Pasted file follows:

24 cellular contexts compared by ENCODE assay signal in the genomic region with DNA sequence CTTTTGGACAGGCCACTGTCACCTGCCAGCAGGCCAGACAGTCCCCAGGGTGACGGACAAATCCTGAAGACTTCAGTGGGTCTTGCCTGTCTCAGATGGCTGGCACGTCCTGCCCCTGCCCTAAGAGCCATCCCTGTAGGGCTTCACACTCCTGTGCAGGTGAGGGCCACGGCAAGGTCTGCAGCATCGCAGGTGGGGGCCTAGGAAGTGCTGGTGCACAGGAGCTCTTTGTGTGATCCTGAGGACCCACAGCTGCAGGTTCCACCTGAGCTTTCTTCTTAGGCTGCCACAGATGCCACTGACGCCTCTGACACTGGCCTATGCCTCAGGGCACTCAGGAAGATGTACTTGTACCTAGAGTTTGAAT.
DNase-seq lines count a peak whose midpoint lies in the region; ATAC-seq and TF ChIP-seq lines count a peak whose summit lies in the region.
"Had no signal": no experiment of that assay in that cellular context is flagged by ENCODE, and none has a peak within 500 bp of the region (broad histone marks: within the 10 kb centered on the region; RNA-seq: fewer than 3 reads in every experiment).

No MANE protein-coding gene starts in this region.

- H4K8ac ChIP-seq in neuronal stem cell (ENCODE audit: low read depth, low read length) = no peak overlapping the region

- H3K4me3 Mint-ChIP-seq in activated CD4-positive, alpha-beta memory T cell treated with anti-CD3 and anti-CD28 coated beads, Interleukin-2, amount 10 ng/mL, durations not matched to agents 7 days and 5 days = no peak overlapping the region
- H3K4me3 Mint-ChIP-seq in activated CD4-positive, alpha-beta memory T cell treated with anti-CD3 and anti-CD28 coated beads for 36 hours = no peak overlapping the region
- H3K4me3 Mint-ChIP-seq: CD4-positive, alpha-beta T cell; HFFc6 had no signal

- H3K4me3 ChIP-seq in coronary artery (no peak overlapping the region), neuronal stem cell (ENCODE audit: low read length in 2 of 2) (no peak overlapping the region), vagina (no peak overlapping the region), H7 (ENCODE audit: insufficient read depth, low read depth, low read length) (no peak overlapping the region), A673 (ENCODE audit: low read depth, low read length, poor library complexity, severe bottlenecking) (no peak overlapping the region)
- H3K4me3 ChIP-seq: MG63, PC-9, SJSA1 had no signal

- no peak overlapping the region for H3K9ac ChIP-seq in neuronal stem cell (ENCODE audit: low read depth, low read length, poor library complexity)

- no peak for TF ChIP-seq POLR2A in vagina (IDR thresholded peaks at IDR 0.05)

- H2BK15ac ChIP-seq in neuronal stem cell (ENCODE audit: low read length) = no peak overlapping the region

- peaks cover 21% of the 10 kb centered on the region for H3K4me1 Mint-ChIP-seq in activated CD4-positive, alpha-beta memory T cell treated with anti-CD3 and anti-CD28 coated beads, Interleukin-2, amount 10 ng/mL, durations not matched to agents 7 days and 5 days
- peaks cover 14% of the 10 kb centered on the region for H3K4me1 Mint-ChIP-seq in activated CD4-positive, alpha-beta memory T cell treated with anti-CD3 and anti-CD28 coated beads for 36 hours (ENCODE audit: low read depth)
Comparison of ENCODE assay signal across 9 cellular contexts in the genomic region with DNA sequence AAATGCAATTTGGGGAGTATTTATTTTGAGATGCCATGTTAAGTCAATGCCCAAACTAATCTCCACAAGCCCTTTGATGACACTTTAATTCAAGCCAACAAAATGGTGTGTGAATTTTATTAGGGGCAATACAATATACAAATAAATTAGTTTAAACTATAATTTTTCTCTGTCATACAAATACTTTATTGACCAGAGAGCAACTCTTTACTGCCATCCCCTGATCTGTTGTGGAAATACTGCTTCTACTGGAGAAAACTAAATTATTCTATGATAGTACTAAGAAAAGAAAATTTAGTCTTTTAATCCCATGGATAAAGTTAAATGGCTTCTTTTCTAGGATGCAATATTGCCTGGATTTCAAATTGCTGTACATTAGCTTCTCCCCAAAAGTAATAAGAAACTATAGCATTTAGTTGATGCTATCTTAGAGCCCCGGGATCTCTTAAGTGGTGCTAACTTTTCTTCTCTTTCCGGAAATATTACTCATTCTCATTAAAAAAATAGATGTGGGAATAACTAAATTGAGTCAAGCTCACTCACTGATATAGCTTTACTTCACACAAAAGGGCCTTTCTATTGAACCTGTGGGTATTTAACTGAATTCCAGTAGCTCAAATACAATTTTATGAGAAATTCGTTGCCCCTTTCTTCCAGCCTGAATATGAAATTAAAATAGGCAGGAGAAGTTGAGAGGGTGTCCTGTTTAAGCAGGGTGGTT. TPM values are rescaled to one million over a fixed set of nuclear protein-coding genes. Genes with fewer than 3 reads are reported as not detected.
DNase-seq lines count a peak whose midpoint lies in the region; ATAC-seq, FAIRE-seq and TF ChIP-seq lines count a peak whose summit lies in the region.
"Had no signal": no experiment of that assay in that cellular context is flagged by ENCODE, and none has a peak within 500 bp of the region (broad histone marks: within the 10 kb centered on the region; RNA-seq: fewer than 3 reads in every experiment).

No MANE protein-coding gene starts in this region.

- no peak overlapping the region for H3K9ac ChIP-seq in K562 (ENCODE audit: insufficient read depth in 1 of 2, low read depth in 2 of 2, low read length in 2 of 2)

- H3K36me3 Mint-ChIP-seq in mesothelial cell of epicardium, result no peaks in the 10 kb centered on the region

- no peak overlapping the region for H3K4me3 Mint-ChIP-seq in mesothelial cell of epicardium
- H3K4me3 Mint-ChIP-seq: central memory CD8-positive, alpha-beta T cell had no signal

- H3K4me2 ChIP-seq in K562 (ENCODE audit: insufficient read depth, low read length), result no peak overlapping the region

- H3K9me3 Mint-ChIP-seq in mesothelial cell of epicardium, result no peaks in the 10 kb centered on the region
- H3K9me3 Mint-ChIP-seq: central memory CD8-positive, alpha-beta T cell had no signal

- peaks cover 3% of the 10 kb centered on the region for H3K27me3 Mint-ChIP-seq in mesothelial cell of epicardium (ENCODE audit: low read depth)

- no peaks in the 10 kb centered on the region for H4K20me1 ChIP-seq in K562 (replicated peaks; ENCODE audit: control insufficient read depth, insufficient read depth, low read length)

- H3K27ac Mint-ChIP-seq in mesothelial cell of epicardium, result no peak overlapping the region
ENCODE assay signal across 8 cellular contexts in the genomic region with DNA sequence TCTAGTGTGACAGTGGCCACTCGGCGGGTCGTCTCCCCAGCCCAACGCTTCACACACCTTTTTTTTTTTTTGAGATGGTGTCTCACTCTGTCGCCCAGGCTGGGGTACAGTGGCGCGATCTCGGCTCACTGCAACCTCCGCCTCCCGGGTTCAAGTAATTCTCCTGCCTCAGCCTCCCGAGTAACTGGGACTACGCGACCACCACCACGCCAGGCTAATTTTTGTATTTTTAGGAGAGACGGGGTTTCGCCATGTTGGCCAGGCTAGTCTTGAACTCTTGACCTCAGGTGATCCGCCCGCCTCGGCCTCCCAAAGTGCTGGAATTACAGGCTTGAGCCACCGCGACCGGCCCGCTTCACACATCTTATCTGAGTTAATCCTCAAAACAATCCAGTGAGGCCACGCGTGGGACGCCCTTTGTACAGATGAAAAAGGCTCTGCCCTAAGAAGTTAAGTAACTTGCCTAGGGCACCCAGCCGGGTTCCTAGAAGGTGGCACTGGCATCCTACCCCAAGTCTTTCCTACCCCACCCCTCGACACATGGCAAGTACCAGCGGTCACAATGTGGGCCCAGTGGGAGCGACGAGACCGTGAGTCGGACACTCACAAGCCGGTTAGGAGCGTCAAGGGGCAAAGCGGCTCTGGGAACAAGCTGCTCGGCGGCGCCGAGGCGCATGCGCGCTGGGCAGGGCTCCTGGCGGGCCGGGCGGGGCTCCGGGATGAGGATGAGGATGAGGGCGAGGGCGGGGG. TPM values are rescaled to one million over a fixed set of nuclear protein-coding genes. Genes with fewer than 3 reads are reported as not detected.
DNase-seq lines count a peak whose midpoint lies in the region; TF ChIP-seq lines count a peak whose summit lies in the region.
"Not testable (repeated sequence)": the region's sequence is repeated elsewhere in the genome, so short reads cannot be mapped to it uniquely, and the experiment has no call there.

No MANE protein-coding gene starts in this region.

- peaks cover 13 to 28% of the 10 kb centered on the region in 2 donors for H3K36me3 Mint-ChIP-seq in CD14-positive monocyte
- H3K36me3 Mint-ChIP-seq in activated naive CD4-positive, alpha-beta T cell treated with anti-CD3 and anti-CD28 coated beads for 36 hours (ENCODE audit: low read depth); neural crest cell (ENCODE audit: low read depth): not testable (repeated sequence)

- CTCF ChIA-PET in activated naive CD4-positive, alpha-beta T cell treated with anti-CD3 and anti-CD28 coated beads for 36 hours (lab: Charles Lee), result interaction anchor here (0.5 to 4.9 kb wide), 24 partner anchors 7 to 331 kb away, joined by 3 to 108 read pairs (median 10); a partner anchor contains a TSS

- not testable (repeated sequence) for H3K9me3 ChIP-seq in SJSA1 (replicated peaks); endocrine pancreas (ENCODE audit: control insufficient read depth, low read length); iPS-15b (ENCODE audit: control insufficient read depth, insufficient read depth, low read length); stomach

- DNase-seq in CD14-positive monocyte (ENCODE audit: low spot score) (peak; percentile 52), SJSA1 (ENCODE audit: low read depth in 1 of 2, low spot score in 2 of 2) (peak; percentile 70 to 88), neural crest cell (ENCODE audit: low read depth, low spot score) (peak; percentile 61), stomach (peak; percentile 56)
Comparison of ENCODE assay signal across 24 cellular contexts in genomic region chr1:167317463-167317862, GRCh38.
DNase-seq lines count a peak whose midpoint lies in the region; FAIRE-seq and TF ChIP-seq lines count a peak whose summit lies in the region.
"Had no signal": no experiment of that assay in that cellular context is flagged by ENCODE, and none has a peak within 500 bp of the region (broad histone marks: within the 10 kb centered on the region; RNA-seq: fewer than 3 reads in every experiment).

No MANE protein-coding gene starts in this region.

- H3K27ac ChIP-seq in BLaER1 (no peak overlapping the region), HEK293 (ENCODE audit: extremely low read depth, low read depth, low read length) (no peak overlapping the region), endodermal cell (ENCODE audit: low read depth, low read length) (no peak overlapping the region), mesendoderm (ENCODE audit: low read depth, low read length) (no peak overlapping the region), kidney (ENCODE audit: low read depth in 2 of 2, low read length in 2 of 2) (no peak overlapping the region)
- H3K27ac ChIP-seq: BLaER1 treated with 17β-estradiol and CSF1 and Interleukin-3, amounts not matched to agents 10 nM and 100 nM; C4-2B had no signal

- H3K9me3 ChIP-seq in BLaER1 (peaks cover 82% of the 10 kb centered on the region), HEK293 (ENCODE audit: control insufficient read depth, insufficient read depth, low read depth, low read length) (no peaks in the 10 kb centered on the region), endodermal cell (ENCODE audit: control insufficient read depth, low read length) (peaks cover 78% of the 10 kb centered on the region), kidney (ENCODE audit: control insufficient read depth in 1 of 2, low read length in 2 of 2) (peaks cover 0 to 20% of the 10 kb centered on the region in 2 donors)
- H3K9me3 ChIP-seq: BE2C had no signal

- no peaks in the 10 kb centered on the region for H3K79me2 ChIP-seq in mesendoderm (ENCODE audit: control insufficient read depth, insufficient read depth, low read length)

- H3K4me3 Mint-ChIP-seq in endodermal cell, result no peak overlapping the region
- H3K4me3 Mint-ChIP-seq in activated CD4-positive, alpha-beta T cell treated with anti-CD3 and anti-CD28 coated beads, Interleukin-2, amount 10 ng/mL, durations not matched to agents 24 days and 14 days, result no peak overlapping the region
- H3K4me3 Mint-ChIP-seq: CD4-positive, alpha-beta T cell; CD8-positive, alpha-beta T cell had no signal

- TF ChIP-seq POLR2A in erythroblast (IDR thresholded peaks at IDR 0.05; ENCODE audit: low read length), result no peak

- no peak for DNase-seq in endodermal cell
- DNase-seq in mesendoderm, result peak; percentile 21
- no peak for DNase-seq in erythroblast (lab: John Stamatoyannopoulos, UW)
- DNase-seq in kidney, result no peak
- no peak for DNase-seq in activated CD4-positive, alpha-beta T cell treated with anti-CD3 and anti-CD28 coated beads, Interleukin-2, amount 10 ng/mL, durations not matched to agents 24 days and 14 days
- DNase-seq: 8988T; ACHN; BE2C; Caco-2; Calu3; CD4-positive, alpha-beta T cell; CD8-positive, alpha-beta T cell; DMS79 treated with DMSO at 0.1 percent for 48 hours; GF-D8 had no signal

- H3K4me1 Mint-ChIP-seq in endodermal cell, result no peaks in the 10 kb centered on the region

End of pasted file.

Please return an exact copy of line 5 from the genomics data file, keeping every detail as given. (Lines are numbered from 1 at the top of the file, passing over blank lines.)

- H4K8ac ChIP-seq in neuronal stem cell (ENCODE audit: low read depth, low read length) = no peak overlapping the region